nos-trum. pronunciation: \nos'-trum\. noun. Etymology: Latin, neuter of noster our, ours.
1. a medicine of secret composition recommended by its preparer but usually without scientific proof of its effectiveness.
2. a usually questionable remedy or scheme.
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Monday, December 1, 2008


There were several studies published in the last two weeks that are fascinating, for the results… and the Object Lessons they contain about science and health policy.  I decided to alter the format and write these up as a series of single topic newsletters.  The subjects are Ginkgo biloba, universal healthcare world-wide, and silicone breast implants.  You’ll be surprised by what I found.

Today’s subject is Ginkgo biloba and dementia.  Note that “dementia” is a general term, and Alzheimer’s accounts for over 90% of all dementias of the elderly.

“How much unlike art thou to Dementia
How much unlike my hopes and my deservings!” …(The Merchant of Venice, medical edition)

Talk to people about Ginkgo biloba and you find that most people think it improves thinking and memory.  A smaller percentage isn’t sure and wouldn’t take it, but think it’s OK to try…what could it hurt?  Few are wary of it.  Biochemical studies have shown promise that it reduces neuronal cell death and other beneficial effects --in the lab, not in humans.  Worldwide sales of Ginkgo biloba products, out of the US alone, exceed $249 million annually, despite analyses that show that these products contain variable amounts of the active ingredients, and sometimes contain adulterated material (lead, in one case).

A large randomized controlled trial of over 3000 people 75 years old or older was recently published.  The subjects were followed for over 6 years, while they took a standard dose of G biloba versus placebo.  The people were interesting because there were about the same number of men as women, from all over the country, but were 95% ethnically white.  Although most performed normally on a dozen cognitive tests initially, 15% had mild cognitive impairment (MCI).  All the tests and diagnostic criteria were ones that are considered standard.  They got re-tested about every six months, while taking placebo or a formulation of G biloba that is used in many commercial products, and at the maximum dose used clinically.  This was a very well-designed study and the largest ever.  (Reference: Ginkgo biloba for Prevention of Dementia, A Randomized Controlled Trial by Steven T. DeKosky, MD. et al, JAMA. 2008;300(19):2253-2262)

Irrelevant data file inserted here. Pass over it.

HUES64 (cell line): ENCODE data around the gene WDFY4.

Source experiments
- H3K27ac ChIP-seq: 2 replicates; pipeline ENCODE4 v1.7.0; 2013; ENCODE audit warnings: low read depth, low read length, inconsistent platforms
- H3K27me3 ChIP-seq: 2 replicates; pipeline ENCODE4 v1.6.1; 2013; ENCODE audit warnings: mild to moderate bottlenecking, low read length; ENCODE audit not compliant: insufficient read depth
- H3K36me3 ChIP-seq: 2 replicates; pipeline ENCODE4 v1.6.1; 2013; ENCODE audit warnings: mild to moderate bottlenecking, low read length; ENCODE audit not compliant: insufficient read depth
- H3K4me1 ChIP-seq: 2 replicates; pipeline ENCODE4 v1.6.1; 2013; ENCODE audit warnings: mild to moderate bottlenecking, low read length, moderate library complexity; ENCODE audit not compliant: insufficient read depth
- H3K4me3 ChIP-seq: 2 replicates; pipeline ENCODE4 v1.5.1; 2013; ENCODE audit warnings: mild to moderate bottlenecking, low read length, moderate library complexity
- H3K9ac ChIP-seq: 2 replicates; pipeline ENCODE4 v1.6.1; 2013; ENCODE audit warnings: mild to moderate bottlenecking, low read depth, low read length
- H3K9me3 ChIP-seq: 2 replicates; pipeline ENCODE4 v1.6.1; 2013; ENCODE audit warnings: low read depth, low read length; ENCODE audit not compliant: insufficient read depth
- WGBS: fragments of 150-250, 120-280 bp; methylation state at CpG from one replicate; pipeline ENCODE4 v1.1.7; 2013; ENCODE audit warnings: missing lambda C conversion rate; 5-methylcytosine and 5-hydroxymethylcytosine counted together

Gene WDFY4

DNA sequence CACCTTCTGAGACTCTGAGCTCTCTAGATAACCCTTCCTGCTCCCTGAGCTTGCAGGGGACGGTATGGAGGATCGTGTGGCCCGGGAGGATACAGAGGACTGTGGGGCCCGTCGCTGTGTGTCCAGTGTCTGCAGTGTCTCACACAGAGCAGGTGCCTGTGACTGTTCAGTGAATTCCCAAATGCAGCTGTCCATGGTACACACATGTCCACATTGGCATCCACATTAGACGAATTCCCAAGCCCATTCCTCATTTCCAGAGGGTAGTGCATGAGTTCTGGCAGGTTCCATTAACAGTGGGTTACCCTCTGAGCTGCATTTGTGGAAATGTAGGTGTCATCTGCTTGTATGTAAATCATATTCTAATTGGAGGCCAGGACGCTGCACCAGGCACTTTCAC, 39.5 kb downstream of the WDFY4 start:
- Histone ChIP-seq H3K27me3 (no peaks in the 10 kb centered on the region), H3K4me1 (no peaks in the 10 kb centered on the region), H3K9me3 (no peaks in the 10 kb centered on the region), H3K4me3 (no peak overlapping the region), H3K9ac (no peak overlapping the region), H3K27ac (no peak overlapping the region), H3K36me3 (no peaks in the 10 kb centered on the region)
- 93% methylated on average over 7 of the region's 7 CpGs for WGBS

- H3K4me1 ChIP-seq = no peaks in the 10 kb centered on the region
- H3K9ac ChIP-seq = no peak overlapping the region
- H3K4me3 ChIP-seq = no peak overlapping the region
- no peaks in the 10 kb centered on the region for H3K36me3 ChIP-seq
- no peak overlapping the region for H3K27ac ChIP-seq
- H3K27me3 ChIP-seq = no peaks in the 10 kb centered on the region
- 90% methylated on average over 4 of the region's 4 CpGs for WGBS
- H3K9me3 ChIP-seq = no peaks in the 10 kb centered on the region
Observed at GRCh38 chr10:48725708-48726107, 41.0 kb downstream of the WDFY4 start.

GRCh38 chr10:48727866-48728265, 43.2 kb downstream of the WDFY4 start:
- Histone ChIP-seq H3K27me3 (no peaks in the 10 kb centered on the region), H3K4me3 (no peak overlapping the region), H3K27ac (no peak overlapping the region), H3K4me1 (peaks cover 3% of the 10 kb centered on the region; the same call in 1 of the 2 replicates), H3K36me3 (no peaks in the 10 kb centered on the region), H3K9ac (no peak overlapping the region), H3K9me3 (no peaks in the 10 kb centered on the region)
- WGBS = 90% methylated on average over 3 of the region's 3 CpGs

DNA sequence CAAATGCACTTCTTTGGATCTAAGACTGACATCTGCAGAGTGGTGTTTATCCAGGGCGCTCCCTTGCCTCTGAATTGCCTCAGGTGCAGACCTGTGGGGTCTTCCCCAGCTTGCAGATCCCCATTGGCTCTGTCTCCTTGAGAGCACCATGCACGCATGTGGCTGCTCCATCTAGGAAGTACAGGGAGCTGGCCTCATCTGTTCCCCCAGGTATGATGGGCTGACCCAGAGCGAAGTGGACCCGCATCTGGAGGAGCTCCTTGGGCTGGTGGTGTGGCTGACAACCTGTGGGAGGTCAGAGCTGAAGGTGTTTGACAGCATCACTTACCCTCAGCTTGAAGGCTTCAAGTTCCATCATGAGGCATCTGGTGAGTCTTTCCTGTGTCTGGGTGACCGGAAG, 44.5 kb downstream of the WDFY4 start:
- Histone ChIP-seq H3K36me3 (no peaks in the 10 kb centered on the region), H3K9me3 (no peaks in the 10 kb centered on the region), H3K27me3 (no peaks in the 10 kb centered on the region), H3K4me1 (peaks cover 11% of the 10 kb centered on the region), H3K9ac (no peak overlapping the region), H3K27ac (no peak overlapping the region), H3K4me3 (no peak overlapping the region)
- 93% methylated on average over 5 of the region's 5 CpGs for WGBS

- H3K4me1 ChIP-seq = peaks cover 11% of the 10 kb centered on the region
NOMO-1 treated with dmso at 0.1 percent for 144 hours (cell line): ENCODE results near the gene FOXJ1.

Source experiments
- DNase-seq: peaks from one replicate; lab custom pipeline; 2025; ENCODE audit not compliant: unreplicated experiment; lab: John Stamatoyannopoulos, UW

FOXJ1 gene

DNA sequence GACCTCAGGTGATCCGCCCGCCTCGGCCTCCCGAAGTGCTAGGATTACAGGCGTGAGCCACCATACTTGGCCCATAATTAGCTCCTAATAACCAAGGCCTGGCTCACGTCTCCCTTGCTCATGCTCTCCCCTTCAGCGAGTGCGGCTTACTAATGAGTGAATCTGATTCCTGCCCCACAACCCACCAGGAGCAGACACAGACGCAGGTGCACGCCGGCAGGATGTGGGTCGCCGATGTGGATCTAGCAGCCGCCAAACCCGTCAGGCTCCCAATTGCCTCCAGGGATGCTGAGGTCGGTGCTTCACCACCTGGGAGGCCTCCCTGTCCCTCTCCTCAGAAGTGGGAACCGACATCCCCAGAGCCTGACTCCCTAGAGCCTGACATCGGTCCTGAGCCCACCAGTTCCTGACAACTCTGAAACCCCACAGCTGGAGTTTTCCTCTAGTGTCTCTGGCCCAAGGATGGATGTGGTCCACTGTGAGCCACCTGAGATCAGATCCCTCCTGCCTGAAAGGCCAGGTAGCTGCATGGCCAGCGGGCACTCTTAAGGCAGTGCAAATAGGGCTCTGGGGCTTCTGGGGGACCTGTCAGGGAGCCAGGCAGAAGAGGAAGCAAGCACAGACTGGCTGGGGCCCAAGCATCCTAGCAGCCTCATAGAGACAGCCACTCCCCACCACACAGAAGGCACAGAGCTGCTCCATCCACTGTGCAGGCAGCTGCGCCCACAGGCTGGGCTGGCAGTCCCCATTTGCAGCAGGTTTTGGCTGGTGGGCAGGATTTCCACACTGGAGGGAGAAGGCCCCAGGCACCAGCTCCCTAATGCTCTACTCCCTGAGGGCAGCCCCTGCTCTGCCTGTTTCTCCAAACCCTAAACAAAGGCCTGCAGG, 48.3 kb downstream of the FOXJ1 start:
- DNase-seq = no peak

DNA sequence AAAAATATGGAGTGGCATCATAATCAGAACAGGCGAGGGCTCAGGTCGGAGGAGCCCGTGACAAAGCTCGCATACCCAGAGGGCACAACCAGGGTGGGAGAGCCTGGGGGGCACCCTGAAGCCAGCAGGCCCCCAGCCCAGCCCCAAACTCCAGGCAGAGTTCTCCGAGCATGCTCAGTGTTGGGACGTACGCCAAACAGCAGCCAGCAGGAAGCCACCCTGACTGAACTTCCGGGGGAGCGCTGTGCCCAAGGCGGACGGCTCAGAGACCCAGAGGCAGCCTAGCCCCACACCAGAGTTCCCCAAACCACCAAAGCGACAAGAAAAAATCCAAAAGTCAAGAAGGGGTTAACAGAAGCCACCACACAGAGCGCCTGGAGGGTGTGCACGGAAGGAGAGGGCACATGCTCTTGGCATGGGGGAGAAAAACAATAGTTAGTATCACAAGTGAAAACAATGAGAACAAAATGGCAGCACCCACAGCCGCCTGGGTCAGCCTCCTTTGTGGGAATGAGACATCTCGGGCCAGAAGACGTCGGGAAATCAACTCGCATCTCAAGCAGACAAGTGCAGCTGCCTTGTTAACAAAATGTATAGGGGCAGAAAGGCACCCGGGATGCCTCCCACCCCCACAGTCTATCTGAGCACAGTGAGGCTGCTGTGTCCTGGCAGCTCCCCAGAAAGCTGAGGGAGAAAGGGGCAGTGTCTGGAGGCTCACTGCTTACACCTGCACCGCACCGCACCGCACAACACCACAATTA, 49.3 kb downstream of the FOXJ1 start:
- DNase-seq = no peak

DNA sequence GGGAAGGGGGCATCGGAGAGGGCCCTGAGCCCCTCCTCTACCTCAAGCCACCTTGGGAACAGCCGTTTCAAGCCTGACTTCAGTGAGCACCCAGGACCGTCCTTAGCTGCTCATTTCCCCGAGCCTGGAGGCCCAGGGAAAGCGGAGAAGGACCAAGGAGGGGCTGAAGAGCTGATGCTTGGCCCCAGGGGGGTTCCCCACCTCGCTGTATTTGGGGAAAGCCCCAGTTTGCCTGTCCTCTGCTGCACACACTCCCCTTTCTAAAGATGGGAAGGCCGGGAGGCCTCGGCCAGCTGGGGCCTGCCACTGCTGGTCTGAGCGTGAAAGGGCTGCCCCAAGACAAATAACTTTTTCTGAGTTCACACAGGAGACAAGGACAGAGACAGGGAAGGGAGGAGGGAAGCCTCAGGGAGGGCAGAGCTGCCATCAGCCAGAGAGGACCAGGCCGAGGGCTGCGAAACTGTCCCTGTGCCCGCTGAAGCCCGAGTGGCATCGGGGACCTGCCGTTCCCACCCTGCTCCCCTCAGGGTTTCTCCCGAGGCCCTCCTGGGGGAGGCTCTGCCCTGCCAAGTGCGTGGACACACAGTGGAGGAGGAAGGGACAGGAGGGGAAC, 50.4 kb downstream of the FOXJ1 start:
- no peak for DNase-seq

All that is very dull stuff, but what did they find?

1.       During the study 523 people developed dementia.

2.       More people developed dementia, including Alzheimer’s, after taking G biloba, than those people taking placebo, but the results were not statistically significant. (277 v 246, p = 0.21)

3.       There was no influence of age, gender, genetic susceptibility, or MCI on the results.

4.       Those individuals who had cardiovascular disease (CVD) from the beginning were more likely to become demented after taking G biloba, and this was statistically significant, if small in number (p = 0.006).

5.       Twice as many people taking G biloba experienced hemorrhagic strokes than those taking placebo, but this was not statistically significant.  An even larger study is needed to decide this.

Caveats:  Dementia is not the same as mental alertness in normal people; taking G biloba may make you feel like it’s helping your alertness and recall, but it’s clear that it doesn’t slow down the development of dementia.  Also, it’s possible that if you took G biloba for 20 years, or all your life, it might be different.  However, the trend after six years is, if anything, in the opposite direction.  AND, don’t forget those pesky strokes…

So, the bottom line is not surprising:  a product containing many different, and uninvestigated, compounds may be harmful.  This includes most herbals and alternative medicines.  We’re finding out new things every day about their constituents.

As the editor wrote,

“The potential adverse effects of G biloba extract illustrate why it is untenable to recommend a drug or nutraceutical in the absence of efficacy evidence simply because it could possibly help and initially appears harmless.”  (Object Lesson No. 1)

By the way, you may know about another herbal, Saw Palmetto—some men take it for “prostate health,” whatever that means.  I read a study showing that it contains a compound with estrogenic activity…and, you guessed it, some men experience breast enlargement.  Not something every male looks forward to.

I don’t take any herbals, and don’t recommend any of them.  If you want something that’s organic and healthy, eat oatmeal.

As I’ve said to some of you, being “natural” is no assurance of being beneficial, or even harmless:  digitalis is natural, but so is hemlock.

Doc D

Opinions are entirely my own.


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